Most of the web pages you encounter are presented to you via HTML, the world wide web’s markup language. In this article, I will share with you 6 HTML best practices that will lead to clean and correct markup. Having a proper HTML structure allows different tools and devices to display your content correctly.
This means that proper HTML formatting can make the difference between an enjoyable user experience or a quick bounce from your site. Before we get started, what’s the difference between HTML and HTML5? And are these also HTML5 best practices?
HTML5 is the fifth version of HTML and offers better web application and website content management. These tips apply to both HTML and HTML5.
#1 Always Declare a Doctype
The doctype declaration should be the first thing in your HTML documents. The doctype declaration tells the browser about the XHTML standards you will be using and helps it read and render your markup correctly. I would recommend using the HTML 5 doctype. In HTML5, the <!DOCTYPE> declaration is simple:
#2 Use Meaningful Title Tags
The <title> tag helps make a web page more meaningful and search-engine friendly. For example, the text inside the <title> tag appears on Google’s search engine results page, as well as in the user’s web browser bar and tabs. Take, for instance, the following example:
<title>Hire Remote Developers – Dedicated Developers from India</title>
The example above appears like the following image in Google’s search engine results page:
#3 Use Descriptive Meta Tags
Meta tags make your web page more meaningful for user agents like search engine spiders.
Description Meta Attribute
The description meta attribute describes the basic purpose of your web page (a summary of what the web page contains). For each web page, You should place a concise and relevant summary inside the meta description tag. For example, this description:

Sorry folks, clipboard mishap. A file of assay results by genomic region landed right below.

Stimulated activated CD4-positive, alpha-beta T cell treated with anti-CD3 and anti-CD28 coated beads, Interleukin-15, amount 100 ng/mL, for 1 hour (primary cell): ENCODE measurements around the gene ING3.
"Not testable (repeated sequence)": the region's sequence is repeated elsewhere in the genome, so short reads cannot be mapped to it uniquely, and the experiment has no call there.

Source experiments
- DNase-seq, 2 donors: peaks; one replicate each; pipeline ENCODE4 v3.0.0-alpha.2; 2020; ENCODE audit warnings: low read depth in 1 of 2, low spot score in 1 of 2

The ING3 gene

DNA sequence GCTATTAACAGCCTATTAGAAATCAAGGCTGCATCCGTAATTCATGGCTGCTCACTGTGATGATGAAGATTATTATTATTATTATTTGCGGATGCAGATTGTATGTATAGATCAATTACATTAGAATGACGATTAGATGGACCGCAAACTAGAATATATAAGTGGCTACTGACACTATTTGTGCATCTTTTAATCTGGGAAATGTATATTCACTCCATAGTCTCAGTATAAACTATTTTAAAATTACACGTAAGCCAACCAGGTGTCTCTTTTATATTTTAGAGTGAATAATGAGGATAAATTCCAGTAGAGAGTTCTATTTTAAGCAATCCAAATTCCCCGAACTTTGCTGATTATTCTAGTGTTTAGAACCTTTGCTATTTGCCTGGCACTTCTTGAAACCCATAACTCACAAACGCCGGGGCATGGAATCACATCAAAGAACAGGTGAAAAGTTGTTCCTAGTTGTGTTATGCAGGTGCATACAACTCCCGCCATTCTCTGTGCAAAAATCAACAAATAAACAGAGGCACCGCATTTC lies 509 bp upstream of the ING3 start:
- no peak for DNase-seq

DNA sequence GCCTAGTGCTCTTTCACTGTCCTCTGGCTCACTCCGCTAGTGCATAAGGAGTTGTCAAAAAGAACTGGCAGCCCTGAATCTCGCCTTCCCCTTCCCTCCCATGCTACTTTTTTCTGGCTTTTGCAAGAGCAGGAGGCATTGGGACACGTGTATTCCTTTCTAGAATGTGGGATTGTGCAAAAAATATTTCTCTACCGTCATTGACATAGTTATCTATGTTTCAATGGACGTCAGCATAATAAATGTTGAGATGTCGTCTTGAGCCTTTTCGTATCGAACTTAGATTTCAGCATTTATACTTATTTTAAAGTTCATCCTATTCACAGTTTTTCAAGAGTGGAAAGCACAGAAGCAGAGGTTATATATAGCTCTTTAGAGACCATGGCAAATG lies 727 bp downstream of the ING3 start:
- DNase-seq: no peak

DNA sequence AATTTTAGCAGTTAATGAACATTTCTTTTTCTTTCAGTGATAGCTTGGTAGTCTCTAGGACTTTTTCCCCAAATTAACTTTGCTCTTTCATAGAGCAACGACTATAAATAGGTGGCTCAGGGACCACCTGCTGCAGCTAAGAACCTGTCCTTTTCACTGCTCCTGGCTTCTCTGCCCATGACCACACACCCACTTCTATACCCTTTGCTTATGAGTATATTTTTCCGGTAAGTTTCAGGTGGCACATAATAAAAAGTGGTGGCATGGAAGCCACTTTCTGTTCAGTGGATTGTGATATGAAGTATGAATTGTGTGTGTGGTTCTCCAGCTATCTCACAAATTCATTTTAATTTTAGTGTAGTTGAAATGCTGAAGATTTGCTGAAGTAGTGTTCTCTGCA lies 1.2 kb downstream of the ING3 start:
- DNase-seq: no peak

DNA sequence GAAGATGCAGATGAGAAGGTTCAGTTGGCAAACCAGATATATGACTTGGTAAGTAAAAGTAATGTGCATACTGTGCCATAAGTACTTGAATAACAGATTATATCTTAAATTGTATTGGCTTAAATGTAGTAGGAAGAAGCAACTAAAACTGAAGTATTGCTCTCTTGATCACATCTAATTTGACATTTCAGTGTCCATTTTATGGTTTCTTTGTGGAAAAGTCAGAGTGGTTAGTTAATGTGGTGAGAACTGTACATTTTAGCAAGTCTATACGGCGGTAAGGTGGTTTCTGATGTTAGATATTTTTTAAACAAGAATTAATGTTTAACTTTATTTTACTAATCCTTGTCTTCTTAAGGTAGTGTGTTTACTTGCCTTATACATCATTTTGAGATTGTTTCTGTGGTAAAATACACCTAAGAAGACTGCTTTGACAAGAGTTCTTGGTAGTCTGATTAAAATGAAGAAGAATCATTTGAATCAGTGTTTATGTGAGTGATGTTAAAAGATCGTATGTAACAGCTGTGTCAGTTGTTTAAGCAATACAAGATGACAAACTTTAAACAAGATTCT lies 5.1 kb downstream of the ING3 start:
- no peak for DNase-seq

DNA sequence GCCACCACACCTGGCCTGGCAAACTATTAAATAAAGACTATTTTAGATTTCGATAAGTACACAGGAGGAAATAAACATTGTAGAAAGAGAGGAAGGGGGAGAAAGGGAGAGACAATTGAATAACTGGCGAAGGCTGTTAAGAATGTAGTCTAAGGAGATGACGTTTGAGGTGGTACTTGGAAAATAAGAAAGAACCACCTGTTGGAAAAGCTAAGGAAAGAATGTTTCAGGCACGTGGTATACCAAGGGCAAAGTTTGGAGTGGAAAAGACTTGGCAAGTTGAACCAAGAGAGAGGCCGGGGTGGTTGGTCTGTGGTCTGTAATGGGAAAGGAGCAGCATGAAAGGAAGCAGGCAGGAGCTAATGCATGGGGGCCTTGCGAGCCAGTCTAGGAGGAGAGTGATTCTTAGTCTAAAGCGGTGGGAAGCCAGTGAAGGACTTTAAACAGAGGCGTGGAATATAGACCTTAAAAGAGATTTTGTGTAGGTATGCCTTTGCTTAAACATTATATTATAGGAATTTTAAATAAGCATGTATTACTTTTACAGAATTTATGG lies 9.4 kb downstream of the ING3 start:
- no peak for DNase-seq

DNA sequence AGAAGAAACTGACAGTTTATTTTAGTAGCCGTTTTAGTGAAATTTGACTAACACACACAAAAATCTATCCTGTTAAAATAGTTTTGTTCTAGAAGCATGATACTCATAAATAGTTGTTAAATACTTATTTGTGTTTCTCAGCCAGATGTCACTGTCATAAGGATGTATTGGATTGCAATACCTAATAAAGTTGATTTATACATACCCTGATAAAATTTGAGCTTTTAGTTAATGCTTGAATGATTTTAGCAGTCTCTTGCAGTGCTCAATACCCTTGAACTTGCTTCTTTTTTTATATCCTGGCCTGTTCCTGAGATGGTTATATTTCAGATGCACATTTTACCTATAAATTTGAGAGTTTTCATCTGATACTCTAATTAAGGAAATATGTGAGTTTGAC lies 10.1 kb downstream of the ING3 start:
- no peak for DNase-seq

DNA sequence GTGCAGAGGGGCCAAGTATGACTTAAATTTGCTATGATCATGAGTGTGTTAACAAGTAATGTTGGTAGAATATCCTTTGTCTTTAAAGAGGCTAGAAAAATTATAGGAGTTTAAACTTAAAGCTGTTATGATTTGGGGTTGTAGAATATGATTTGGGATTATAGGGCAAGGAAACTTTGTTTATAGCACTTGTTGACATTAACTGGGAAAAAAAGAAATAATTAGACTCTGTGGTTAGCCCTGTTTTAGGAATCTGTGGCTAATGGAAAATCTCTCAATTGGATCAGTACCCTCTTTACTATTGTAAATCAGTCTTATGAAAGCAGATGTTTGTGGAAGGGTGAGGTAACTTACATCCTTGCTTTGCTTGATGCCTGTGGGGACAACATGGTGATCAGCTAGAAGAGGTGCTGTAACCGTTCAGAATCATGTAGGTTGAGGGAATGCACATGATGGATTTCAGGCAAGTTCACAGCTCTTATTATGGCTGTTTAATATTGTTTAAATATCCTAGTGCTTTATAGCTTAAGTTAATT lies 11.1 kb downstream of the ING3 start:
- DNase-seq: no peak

<meta name=”description” content=”DevelopersIQ experts are available for hire on full-time, part-time, hourly, and per project basis. you can choose the best plan as per your needs.” />
Shows up on Google’s search engine results page as follows:
Don’t try to spam your description with repeated words and phrases because search engines are intelligent enough to detect that.
Instead, try to be simple and straightforward in explaining the purpose of your web page.
Keywords Meta Attribute
<meta name=” keywords” content=” web designer, web developer” />
The keywords meta attribute contains a comma-separated list of keywords and phrases that relate to your web page. These keywords make your web page even more meaningful. Again, just like with the description meta attribute, avoid repetition of words and phrases; just mention a few words that aptly describes and categorizes your web page.
#4 Use Semantic tags to Divide Your Layout into Major Sections
- Consider dividing your web page into major sections as the first step in constructing a website design.
Semantic tags have many benefits beyond pure efficiency and site performance in search engines. They help us build better site structures, and more importantly, they can seriously improve websites’ accessibility.
So, in web design, a semantic element is an element that has intrinsic meaning and conveys that meaning to both the browser and the developer.
For example, <div> and <span> are non-semantic elements. They tell us nothing about their content. But <form>, <table>, and <article> are semantic elements: They clearly define their content.
Various HTML Semantic Tags are:
#5 Separate Content from Presentation
Your HTML is your content. CSS provides your content’s visual presentation. Never mix both. Don’t use inline styles in your HTML. Always create a separate CSS file for your styles. This will help you and future developers that might work on your code make changes to the design quicker and make your content more easily digestible for user agents.
Bad Practice: Inline Styles
Below, you can see a paragraph element that is styled using the style attribute.
It will work, but it’s bad practice.
<p style=”color:#ff0000; font-size:14px; font-family:Arial,sans-serif;”>this inline style is an example of bad practice</p>
#6 Use Heading Elements Wisely
Learn to use <h1> to <h6> elements to denote your HTML’s content hierarchy. This helps make your content more meaningful for screen-reading software and search engines, as well as other user agents.
<h1>This is the top most heading</h1>
<h2>This is a sub-heading underneath the topmost heading.</h2>
<h3>This is a sub-heading underneath the h2 heading.</h3>
For blogs, I really recommend using the <h1> element for the blog post’s title instead of the site’s name because this is the most important thing for search engines.
Feeling Overwhelmed By These HTML Best Practices?
As you consider making changes to your HTML, you may be feeling a little overwhelmed.